October 8, 2021

Are Dehydrated Snacks The Future of Food Sustainability?

It is not a new concept to eat dehydrated foods. Dry foods are an integral part of our food system, from instant coffee to powdered dairy products. You’ve probably had a dried snack, whether it was a packet of seaweed or raisins, or even a slice of fruit leather. Why is there such an increase in shelf-stable dried snacks that claim to be saving the earth?

Dehydrated snacks are a great option for extended shelf life and concentrated flavor. I know this from personal experience as a founder of a dehydrated food company. Surprisingly, there are many other brands that make this claim. It’s only natural that we are seeing the effects of our climate-destroying choices and that food that requires less resources is becoming more popular. Climatearianism is a diet-based identity that encourages people to eat foods with low carbon emissions.

I wanted to find out if the dehydrated snack makers are actually serious or just playing up the fact that dried foods weigh less, which in turn means they require less fuel to ship. I conducted some research and reached out to Seth Goldman, co-founder and chief executive officer of the mushroom jerky company Eat the Change. Find out what I learned.

The Water Factor | Dehydrated Snacks

The reduced water content in dried foods makes them more durable than other snacks, it should not be overlooked. You can make a food lighter by removing water from it. This means that less resources are required to transport the food, which in turn reduces its carbon footprint. One advantage of dehydrated food is its lighter weight and smaller size. Two, it can be shipped in a much smaller space than fresh equivalents. Dehydrated foods can be a more sustainable and healthy snack option.

More Accessible Pricing

When it comes grass-fed beef, the word “cheap” isn’t the only thing that springs to mind. You can expect to spend anywhere from ten to thirty bucks on a steak made from grass-fed beef, depending on what cut you choose.

You can get the health benefits of grass-fed beef at a fraction the price by drying it and packing it in small, shelf stable bags. Although jerkies can still be expensive per pound, they are available in smaller quantities than fresh meat and are dried in a way that is more satisfying for a smaller portion. Prevail Jerky claims that their jerkies can be stored outside for up to a year, even without the use of preservatives.

These snacks are small, but affordable, and are packed with flavor and protein. They are also easy to carry around. Werner Jerky, for example, makes meat sticks from their grass-fed beef. It costs just six dollars per five-ounce pack.

Nutrient-Dense Ingredients

Although grass-fed beef offers many health benefits, not everyone likes to eat meat. Plant-based snacks are growing in popularity, as is the rise in vegan restaurants and meal delivery services that focus on produce.

The Keho savory snack bar is full of vegetables and can be used as a meal substitute for sweet protein bars. They are also vegan, gluten-free and keto. These snack bars are a quick and easy way to satisfy your vegetable cravings.

Supernola makes superfood clusters that are oat-free. They pack their snacks with adaptogens and antioxidants using ingredients such as sprouted nuts and goji berries. A portion of Supernola’s profits is donated to Girls on the Run. This volunteer-based program builds emotional, social, and physical skills for girls in 3rd-8th grade. Their bites cost less than three dollars per serving and are an affordable, socially conscious alternative for granola bars.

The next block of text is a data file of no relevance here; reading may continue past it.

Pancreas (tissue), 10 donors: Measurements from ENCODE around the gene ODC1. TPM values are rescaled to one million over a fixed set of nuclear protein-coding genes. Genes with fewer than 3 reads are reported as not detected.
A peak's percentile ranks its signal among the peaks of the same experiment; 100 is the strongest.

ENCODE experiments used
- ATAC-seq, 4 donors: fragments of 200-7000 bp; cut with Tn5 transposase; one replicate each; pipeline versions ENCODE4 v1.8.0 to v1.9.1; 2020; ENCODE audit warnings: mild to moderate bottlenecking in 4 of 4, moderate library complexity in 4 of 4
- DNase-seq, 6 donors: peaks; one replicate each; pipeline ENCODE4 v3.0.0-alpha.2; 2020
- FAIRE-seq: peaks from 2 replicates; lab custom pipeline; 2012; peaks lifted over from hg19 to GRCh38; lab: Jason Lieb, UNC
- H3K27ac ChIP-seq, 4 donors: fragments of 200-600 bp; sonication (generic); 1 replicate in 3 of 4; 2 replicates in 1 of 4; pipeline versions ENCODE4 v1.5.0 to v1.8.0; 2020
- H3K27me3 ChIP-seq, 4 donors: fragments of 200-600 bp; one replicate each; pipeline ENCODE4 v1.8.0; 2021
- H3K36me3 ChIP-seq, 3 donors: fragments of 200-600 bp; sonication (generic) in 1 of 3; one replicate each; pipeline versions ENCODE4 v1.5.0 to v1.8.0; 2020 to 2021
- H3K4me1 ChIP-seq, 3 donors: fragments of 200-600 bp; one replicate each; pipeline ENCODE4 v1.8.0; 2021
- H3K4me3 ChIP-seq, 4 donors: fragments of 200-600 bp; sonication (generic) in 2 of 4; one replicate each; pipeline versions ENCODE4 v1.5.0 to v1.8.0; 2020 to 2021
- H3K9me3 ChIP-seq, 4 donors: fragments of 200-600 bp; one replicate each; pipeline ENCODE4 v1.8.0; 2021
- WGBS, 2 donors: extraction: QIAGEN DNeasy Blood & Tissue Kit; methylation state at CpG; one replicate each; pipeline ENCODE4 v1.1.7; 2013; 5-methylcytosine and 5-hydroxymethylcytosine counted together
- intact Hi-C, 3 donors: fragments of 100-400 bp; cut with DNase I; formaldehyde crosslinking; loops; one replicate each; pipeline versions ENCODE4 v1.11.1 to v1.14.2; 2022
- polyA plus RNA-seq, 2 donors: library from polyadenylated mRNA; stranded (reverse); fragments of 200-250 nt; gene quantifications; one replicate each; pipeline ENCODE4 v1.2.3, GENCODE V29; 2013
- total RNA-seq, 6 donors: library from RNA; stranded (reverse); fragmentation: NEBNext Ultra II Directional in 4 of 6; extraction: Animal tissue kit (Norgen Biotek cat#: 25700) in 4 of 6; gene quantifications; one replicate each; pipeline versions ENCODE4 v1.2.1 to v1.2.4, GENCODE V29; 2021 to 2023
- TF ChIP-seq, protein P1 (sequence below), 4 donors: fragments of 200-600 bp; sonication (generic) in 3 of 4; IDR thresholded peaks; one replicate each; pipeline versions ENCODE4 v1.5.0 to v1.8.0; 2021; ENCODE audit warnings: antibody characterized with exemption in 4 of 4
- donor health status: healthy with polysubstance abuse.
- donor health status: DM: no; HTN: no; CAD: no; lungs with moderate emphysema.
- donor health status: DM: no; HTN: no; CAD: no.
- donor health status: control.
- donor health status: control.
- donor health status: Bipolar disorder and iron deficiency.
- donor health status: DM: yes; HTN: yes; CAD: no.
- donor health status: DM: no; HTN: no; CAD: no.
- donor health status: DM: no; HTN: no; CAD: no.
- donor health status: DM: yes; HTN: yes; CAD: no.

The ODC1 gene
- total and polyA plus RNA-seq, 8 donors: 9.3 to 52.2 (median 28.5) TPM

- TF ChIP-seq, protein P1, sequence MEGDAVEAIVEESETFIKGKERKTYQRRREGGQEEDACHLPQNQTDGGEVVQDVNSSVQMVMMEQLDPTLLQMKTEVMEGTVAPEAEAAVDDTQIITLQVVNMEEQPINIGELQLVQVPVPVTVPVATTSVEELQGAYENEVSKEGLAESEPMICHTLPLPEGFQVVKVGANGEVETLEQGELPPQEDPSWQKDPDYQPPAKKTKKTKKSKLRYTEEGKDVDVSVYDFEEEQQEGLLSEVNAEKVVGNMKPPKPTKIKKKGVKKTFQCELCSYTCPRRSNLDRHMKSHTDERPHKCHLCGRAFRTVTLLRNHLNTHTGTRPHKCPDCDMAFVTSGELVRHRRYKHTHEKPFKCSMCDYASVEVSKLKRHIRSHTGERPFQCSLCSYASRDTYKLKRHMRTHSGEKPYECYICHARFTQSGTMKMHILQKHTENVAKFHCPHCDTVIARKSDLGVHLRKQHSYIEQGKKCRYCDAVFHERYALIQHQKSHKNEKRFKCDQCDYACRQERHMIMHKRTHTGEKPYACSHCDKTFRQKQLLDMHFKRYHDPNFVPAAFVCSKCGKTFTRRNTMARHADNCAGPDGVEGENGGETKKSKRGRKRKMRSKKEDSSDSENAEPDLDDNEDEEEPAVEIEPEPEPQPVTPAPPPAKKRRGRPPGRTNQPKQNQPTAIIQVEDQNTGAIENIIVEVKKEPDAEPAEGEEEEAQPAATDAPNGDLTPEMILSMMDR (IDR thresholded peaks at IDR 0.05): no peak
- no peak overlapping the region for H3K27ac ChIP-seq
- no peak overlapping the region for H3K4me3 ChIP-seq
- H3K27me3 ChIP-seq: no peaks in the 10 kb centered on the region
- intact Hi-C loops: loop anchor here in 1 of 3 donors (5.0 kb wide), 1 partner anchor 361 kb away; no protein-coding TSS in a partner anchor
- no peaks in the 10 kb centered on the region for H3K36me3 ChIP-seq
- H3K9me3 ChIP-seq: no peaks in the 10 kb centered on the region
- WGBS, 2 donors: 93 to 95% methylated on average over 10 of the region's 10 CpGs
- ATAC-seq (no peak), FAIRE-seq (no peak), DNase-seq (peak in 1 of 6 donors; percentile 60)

The company Eat The Change makes mushroom jerkies. It has made sustainable snacking a delicious cause. Their plant-based jerkies were far better than any soy or seitan jerkies I have tried. Goldman told me that mushrooms are a great blank canvas and can be used to create a variety of flavors and textures. Our marinated and hickory-wood smoked mushroom jerky uses organic portobello crimini mushrooms, which are one of the most sustainable crops. He points out that mushrooms can be grown vertically (10 layers) and require very little water.

Food Waste Reduction

Many people were unaware of the amount of food that is grown and then never eaten until Imperfect Foods was launched. The most visually appealing produce is sold in grocery stores, while the rest of the produce is processed. There are still some items that aren’t used.

Goldman states that food waste is the biggest environmental impact of food. According to estimates, 20-30% of food produced goes to waste. This means that all the water, land and resources required to grow it are wasted. Eat The Change and other brands are working to reduce food waste. Dehydrating foods extends their shelf life by increasing its shelf life, which can increase it from one to two weeks up to twelve months. He also noted that their products are safe from chemical preservatives because they use smoking as a natural preserver (a technique that dates back at least to the paleolithic age).

Fruit leather and jerky are also great snacks made from less beautiful produce than would be thrown away. Goldman claims that their mushroom jerky uses “perfectly imperfect mushrooms” which include discarded stems. This is a great way to reduce food waste and make delicious and nutritious snacks. Wood smoking combined with mushrooms creates a “perfect texture for a meat substitute” that is both nutrient-rich and incredibly sustainable.

Final Thoughts on Dehydrated Snacks

Dehydrated snacks are a sustainable option. If more people adopt them, they can make a difference in the future of food sustainability. Dehydrated snacks are an environmentally sound option due to their lighter weight and lower cost, as well as the ease of accessing expensive ingredients and the reduction in food waste. Dehydrated snacks can be just as delicious and nutritious as other snacks.